The Iraqi people have developed a bit of a routine...

December 8, 2006

... "The first thing they do is put on the radio and wait until a bomb goesoff," he says. "They then wait another half hour to see if there is another bomb and then go out, steering clear of crowded areas"

Mandy Garner meets an Iraqi academic who after years in exile is returning to the region, despite the risks, to assess the state of social science

There is more freedom, but more risk. More books, but more ignorance," says Faleh Jabar, describing post-Saddam Iraq. And he should know. He is a leading Iraqi sociologist and chair of the Iraq Institute for Strategic Studies (IIST), a group of Iraqis and Iraq experts who have been trying to organise seminars about the sociology of the country. The group, which has been working in exile and having to negotiate brutal state censorship, has had very little access to first-hand information. Since the US-led invasion of Iraq, however, members have been able to travel to the country to begin a widespread survey of the state of social sciences, despite the inherent dangers of bombs and assassinations.

Jabar, who has lived in exile since 1978, says that the Iraqi people are getting used to the daily perils of life, especially in Baghdad, where most of the attacks are concentrated. They have even developed a bit of a routine. "The first thing they do is put on the radio and wait until a bomb goes off," he says. "They then wait another half hour to see if there is another bomb and then go out, steering clear of crowded areas and recruitment areas."

With concerns about attacks on academics rising - the Council for Assisting Refugee Academics held a meeting in the UK last week comparing the killings of academics in Iraq to the Nazi era - Jabar says there are many reasons they are targeted, such as because they are ex-members of the Baath party, because of ideological differences and out of revenge because they have upset a colleague or a student. He adds that campuses in Baghdad are controlled by militia who guard the gates. This is particularly bad news for women academics, although they are fighting back, arguing against strictly religious interpretations of the law.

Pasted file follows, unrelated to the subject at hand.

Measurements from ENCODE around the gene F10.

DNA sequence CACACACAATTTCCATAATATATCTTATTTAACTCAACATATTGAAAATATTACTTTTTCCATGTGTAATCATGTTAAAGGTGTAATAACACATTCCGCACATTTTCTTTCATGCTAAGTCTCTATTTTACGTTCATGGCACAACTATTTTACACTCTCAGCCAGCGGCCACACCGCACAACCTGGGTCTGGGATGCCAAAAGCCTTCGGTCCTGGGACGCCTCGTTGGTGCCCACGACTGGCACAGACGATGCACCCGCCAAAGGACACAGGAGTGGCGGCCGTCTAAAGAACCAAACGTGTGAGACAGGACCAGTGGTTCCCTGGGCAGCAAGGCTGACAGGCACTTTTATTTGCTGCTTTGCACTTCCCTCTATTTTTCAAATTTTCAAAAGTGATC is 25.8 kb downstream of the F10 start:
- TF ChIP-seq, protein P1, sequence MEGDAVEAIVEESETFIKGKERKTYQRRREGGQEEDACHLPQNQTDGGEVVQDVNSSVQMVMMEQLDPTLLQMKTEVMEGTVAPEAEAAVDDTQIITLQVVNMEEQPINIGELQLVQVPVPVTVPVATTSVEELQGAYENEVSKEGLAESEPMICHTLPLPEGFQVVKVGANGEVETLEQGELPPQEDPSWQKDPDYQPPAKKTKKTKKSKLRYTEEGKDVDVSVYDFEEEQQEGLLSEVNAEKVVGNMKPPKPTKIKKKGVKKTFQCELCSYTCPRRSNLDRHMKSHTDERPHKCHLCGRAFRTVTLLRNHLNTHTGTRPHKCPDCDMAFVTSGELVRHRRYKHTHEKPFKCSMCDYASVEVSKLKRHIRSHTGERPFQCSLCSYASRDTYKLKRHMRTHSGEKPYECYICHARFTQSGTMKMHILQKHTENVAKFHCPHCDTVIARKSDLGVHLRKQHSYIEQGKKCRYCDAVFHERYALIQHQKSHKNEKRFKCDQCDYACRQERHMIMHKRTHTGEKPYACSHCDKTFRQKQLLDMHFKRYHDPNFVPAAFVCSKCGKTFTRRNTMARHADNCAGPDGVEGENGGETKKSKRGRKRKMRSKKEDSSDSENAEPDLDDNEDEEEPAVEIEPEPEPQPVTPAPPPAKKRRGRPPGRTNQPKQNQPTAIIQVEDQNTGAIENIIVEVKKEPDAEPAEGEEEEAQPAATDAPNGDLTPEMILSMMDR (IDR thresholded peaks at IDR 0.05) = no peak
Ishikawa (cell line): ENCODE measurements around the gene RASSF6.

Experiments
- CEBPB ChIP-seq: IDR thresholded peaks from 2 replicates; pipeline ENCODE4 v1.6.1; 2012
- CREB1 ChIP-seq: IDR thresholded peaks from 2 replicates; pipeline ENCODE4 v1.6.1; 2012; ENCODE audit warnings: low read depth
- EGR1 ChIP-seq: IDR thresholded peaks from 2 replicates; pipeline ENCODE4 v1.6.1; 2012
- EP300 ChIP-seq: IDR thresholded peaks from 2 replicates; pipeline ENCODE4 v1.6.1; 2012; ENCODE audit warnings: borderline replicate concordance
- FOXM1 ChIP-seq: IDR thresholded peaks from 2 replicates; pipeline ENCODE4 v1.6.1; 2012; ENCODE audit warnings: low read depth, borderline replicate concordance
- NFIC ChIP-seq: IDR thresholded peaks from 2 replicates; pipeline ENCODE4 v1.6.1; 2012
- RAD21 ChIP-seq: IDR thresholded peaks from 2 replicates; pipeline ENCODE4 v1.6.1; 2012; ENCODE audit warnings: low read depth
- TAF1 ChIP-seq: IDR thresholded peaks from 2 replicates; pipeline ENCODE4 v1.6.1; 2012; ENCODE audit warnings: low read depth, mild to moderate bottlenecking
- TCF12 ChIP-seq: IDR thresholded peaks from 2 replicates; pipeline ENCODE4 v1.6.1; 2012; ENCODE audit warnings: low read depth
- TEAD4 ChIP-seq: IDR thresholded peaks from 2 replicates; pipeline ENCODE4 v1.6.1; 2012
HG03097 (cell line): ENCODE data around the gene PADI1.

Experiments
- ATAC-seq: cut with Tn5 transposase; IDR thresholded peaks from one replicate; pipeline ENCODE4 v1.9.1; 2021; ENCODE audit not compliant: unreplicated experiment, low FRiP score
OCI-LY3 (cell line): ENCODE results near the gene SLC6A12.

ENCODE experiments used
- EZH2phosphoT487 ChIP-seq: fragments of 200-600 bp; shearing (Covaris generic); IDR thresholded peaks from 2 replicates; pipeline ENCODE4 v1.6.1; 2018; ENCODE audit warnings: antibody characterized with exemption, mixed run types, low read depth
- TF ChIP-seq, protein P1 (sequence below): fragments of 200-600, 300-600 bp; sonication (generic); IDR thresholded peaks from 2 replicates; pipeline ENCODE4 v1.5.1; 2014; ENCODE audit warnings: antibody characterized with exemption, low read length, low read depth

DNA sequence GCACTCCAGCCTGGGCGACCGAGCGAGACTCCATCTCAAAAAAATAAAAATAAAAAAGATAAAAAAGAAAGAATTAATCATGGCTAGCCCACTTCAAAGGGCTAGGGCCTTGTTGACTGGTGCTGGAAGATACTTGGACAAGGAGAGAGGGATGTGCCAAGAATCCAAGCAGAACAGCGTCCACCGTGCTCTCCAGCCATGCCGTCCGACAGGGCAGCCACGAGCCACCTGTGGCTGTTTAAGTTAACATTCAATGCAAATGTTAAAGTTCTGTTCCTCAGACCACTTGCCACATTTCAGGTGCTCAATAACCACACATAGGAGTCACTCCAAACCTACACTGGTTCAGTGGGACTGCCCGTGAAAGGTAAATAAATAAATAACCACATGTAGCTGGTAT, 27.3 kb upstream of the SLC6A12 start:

Three women are involved in the research being carried out by the IIST, which covers the south of Iraq - including Basra; Baghdad; and the north - including Erbil and Sulaymaniyah. The main reason for choosing these cities is that they have universities with social sciences departments. Jabar says they would like to include Mosul, in the north, but the security situation makes this impossible. The survey will cover social science research in universities - how many hours are devoted to methodology, what kind of fieldwork is being done, what literature is available, the student-to-tutor ratio, the dissertation topics being chosen and the state of academic freedom. It is expected to be completed by summer.

To lessen the risks of conducting the survey, the IIST has commissioned research assistants on the ground, local people who know the area and the security implications.

The IIST was established in London in 1993 by Iraqi exiles living in Europe and the US. It has held seminars and conferences on Iraq and the wider Middle East, with the support of the School of Oriental and African Studies and Birkbeck, University of London, where Jabar taught and studied. Middle East scholars, including Fred Halliday, have also been involved in events.

After the war, the group held conferences and seminars inside Iraq.